Tip 3: Make sure the car battery is safe and has great battery cables. The battery has to be secured at all times. If a battery is jostling around it’ll be impaired and might short circuit. This may ruin the battery — and even cause damage to your car whilst creating a safety risk. The same could happen if you have awful battery cables (or they’re not connected correctly ). So check your cables and be sure they have a secure connection also.
Tip 4: Insulate your car battery from extreme changes in temperature. Protecting your car battery from big changes in temperature will help optimize the battery’s lifespan. To do this you can use a car battery insulation kit. Newer model cars currently have these kits installed typically. But if your car doesn’t have one, you can easily set up one yourself. Just be certain it fits your car’s battery compartment. Generally the companies selling these battery insulation kits will have a form on their website where you can place in your car model and year, and it will tell you if your battery will match their kit — such as here (top of page). These protective battery sleeves are usually made of plastic or an acid resistant, thermal resistant material. These automobile battery insulation kits will insulate your battery and protect it while still allowing proper ventilation.
Tip 5: Fully control your car battery at least once a week (use a car battery charger or interchange batteries if you have to). Your car battery drains even when the car is off. That happens because current is drawn from the battery by car accessories (lights, radio, etc.) or even the car computers. This is why people come home from long holidays and locate their car battery dead.
Car battery chargers (regular or solar) will keep the optimum charge level of your car battery when the vehicle is not being used. They do this by providing enough electricity for the car accessories and car computer, so that they don’t always draw current from the vehicle battery when the car is off. They’re also useful if you go on a lot of short car trips (like to work and back daily ) and never give your battery a chance to fully recharge. Repeatedly doing so can dramatically shorten your battery’s life — unless you use a car battery charger or interchange batteries, leaving one at home to fully charge. The main thing to remember with this tip is…make sure you fully charge your car battery at least once a week since it will greatly increase the life span of your battery. Do this with a charger, interchanging batteries…or simply going on a car ride long enough to recharge the battery.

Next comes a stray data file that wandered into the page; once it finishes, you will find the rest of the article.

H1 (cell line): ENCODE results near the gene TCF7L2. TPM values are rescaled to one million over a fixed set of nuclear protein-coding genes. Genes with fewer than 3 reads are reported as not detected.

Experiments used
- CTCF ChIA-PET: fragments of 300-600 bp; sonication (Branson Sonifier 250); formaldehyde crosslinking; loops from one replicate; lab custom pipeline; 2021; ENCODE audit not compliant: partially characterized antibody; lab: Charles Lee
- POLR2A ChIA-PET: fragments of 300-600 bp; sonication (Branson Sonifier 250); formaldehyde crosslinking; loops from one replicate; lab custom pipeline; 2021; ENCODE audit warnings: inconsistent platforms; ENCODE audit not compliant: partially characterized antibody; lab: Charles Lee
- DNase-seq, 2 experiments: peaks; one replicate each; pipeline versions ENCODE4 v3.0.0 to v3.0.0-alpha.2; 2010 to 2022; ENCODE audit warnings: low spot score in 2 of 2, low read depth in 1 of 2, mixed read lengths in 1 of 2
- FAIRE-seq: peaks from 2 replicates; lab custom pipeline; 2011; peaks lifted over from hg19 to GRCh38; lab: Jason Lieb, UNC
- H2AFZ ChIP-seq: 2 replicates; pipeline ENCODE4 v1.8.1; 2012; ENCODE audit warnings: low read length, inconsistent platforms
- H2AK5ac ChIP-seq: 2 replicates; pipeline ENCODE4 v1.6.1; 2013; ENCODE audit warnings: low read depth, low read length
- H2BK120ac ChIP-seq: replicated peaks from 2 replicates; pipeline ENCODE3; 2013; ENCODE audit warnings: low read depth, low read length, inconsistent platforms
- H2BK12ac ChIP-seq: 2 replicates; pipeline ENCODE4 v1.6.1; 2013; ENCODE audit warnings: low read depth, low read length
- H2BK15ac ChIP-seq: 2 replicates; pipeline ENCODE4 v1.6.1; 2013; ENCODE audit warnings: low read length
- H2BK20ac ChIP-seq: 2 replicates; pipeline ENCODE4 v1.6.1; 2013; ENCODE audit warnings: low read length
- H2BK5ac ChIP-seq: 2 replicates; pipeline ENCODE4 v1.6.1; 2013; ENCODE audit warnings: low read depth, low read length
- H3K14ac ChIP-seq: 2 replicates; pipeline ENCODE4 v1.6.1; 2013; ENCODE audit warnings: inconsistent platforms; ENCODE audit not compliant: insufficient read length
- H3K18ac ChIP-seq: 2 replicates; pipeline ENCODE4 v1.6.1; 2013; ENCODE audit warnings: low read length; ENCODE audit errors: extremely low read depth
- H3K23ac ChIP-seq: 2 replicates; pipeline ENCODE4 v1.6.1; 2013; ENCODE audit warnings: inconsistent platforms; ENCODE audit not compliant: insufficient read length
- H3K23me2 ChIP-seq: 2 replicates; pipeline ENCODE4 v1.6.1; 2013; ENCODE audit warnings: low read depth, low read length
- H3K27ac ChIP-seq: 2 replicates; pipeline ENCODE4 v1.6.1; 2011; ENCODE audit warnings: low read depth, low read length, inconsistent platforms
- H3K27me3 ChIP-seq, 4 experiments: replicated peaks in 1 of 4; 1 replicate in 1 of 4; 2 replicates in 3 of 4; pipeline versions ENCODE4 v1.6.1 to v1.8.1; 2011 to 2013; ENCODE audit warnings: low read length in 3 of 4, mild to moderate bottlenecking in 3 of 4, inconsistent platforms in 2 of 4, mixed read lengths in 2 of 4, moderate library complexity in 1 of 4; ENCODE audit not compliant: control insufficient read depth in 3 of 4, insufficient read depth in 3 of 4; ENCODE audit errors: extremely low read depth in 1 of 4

Tip 6: Assess your car battery’s water level. Most car batteries indicate if there’s a need for water. So check the car battery water level indicator frequently and if water is needed, refill the battery with distilled water (and that’s important, ONLY use distilled water to refill your vehicle battery).
Tip 7: Do NOT overcharge your car battery. Never overcharge your car battery. Lead-acid batteries release oxygen and hydrogen gases when they are overcharged.
It can be volatile.
It also breaks down the composition of the water in the battery — that shortens its lifespan
Tip 8: Assess your car’s alternator. If you’re doing everything we have recommended in this guide but your automobile batteries are still dying early, you’ll want to look at your vehicle’s alternator (or find a mechanic to check it). If your alternator is bad it will results in ineffective recharging of your battery and dramatically shorten your battery’s lifespan.